Toxic exposures and climate change are threats to the health of families.
For example, pregnant people exposed to high temperatures and air pollution are more likely to give birth preterm or to underweight or stillborn babies, as well as suffer from eclampsia and preeclampsia.
Research shows that some communities are disproportionately exposed to environmental threats associated with higher rates of negative health outcomes before, during and after pregnancy.
These threats inequitably affect communities of color when compared to their White counterparts both at home and in the workplace, which can lead to higher risks for poor maternal and infant health outcomes.
Pregnant individuals exposed to high temperatures or air pollution are more likely to give birth preterm or to underweight or stillborn babies.
– Center for Sustainable Systems, University of Michigan. 2020. "Environmental Justice Factsheet." Pub. No. CSS17-16.
The Mom and Baby Action Network (M-BAN) is working with a national action-oriented coalition of cross-sector partners to address inequities in maternal and infant health, including environmental justice. M-BAN partnered with The Sierra Club, The Honest Co., and local moms to create awareness about the water emergency in Hawaii. Learn more about how Americans near the Red Hill leak do not have access to clean, safe water for consumption or household use.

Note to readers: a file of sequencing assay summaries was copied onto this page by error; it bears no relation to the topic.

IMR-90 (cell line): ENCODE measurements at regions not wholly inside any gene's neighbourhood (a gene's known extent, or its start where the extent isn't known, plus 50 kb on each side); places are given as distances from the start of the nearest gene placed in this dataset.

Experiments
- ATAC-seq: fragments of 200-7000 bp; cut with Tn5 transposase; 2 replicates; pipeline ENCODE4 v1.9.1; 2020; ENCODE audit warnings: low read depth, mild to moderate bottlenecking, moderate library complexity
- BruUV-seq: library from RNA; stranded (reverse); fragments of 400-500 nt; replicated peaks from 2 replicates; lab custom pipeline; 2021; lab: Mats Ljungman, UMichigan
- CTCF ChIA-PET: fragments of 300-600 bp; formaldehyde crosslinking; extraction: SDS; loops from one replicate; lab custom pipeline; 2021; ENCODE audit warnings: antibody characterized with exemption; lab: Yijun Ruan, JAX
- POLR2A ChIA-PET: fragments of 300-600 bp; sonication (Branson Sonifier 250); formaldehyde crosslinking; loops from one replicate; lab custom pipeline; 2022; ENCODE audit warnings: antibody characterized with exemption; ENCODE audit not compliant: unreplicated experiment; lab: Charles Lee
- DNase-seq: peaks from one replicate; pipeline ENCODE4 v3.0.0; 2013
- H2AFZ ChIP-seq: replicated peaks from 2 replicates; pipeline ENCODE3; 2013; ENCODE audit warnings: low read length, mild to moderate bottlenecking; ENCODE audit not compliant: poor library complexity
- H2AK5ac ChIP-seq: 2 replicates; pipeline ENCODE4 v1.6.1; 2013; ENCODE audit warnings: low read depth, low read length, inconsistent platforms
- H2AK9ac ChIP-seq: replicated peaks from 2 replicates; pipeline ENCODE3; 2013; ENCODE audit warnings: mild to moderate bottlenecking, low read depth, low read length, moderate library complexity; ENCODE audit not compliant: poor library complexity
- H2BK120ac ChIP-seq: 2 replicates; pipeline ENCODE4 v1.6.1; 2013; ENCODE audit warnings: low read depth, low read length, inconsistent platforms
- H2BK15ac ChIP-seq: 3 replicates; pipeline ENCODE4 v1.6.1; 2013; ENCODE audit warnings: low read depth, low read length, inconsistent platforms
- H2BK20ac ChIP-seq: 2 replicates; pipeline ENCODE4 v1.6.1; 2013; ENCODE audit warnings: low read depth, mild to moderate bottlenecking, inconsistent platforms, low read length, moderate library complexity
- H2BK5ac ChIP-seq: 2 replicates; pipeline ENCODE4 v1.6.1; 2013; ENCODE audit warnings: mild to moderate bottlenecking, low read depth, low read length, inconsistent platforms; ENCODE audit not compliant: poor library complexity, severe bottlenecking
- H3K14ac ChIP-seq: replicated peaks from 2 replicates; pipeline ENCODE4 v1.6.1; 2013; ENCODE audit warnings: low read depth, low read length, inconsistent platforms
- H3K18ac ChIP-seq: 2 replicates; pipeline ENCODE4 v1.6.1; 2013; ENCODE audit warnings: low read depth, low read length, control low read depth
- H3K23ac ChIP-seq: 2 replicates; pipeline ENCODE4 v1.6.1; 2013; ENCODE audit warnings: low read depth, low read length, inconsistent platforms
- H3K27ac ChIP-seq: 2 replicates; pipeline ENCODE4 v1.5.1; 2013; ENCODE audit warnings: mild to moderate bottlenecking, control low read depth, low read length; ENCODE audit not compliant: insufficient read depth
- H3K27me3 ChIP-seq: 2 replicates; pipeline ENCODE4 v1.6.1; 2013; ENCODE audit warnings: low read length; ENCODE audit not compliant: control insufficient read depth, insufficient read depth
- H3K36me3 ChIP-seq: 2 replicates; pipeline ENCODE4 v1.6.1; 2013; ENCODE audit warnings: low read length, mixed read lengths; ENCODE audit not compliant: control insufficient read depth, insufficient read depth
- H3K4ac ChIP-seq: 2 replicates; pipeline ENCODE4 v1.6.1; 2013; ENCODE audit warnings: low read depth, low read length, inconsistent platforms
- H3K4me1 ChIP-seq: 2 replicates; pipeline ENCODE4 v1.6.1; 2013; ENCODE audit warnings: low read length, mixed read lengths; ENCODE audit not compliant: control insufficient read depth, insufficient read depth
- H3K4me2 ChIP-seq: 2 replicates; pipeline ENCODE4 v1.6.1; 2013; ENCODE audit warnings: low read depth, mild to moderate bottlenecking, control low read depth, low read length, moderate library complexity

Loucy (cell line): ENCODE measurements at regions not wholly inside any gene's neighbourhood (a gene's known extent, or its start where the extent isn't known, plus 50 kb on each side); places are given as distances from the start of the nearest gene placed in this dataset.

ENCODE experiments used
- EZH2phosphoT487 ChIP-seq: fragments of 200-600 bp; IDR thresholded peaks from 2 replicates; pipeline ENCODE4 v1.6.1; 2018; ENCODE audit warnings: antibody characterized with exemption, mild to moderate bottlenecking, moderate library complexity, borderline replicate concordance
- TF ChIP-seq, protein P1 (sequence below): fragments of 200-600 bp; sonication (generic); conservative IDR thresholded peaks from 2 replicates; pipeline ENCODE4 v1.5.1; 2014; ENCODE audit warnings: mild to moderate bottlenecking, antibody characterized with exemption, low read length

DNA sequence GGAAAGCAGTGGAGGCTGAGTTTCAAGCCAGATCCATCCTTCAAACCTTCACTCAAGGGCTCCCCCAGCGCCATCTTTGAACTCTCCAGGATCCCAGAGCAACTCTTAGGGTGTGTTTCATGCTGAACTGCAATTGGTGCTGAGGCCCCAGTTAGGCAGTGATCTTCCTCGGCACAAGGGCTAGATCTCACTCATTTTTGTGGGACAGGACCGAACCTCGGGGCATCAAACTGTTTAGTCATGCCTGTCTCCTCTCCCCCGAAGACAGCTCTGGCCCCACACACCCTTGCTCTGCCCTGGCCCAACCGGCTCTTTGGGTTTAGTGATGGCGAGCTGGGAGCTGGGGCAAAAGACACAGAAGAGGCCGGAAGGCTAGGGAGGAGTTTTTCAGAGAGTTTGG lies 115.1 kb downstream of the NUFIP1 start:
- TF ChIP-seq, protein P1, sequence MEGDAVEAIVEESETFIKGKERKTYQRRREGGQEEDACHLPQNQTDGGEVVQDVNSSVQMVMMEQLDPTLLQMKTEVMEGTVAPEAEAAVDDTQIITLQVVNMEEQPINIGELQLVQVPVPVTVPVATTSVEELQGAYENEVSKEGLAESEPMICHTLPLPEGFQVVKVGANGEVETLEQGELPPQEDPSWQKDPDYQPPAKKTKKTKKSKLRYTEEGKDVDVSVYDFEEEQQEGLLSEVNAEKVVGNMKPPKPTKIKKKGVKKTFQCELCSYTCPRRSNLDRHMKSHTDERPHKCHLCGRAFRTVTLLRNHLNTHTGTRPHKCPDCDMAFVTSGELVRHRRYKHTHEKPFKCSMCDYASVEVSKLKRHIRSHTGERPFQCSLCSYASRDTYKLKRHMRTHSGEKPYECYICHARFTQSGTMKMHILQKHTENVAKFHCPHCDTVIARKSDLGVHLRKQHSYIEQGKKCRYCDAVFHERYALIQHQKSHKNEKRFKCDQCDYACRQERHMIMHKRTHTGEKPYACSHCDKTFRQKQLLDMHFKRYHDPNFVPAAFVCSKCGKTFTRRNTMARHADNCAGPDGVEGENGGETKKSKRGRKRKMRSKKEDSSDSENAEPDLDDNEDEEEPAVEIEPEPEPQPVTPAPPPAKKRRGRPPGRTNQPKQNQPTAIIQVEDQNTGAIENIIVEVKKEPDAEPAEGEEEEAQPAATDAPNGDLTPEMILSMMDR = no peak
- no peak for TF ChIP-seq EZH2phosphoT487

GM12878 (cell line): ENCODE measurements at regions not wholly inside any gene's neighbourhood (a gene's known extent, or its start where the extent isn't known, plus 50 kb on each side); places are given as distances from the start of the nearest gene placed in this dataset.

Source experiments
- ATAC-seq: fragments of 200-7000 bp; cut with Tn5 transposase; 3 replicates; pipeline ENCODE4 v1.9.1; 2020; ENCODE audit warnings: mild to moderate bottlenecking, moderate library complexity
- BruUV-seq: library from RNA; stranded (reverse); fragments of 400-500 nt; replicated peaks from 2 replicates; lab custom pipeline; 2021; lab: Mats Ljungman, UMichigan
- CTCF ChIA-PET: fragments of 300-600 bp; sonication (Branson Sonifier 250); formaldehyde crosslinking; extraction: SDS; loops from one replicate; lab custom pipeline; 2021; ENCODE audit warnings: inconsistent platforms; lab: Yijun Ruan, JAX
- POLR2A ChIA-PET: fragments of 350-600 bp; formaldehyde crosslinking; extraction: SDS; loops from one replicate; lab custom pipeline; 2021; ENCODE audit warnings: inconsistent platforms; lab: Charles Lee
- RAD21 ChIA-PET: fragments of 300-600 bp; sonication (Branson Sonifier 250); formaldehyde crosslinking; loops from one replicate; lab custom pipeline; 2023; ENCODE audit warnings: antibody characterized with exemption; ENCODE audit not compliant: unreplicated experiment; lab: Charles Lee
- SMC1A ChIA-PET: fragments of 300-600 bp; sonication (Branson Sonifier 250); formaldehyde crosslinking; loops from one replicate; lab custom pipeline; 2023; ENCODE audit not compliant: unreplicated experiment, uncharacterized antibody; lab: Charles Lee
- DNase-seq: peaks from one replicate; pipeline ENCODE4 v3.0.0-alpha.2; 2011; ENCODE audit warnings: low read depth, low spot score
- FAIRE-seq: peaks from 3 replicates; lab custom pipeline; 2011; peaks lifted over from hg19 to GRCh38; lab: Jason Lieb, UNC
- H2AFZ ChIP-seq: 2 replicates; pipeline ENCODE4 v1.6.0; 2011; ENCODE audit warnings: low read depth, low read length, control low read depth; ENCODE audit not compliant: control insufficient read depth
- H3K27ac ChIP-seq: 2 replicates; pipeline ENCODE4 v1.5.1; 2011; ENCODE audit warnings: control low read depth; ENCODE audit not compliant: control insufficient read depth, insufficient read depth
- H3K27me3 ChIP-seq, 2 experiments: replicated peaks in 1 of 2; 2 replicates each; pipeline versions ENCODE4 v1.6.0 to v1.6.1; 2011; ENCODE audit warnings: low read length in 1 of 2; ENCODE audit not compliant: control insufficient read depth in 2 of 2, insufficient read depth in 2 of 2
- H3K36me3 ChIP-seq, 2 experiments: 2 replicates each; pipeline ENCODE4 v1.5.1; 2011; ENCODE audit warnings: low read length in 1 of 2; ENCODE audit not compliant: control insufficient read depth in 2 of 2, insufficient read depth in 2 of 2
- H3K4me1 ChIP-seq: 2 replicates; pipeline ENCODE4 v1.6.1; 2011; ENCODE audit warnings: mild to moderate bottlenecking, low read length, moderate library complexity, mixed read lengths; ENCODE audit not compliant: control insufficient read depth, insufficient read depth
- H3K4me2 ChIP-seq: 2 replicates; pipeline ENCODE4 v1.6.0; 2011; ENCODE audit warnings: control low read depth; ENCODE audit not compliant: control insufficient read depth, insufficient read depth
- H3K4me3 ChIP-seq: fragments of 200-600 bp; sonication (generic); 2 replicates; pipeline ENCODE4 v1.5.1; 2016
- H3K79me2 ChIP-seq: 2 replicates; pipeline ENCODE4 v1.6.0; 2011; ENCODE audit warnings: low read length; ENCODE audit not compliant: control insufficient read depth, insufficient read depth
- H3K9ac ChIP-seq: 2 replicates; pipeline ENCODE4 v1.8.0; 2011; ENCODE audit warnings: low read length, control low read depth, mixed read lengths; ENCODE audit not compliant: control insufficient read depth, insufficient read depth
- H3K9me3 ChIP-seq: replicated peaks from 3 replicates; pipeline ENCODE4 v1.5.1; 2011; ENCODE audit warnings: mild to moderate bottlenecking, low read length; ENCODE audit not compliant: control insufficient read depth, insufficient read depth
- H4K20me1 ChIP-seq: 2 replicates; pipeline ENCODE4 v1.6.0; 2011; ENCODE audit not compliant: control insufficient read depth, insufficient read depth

NCEH works to prevent illness, disability and death from contacts between people and the environment. Its staff is committed to protecting the health of vulnerable populations — children, the elderly, and people with disabilities – from certain environmental hazards.
Learn about the EPA's Office of Environmental Justice. Environmental justice is the fair treatment and meaningful involvement of all people regardless of race, color, national origin, or income, with respect to the development, implementation, and enforcement of environmental laws, regulations, and policies.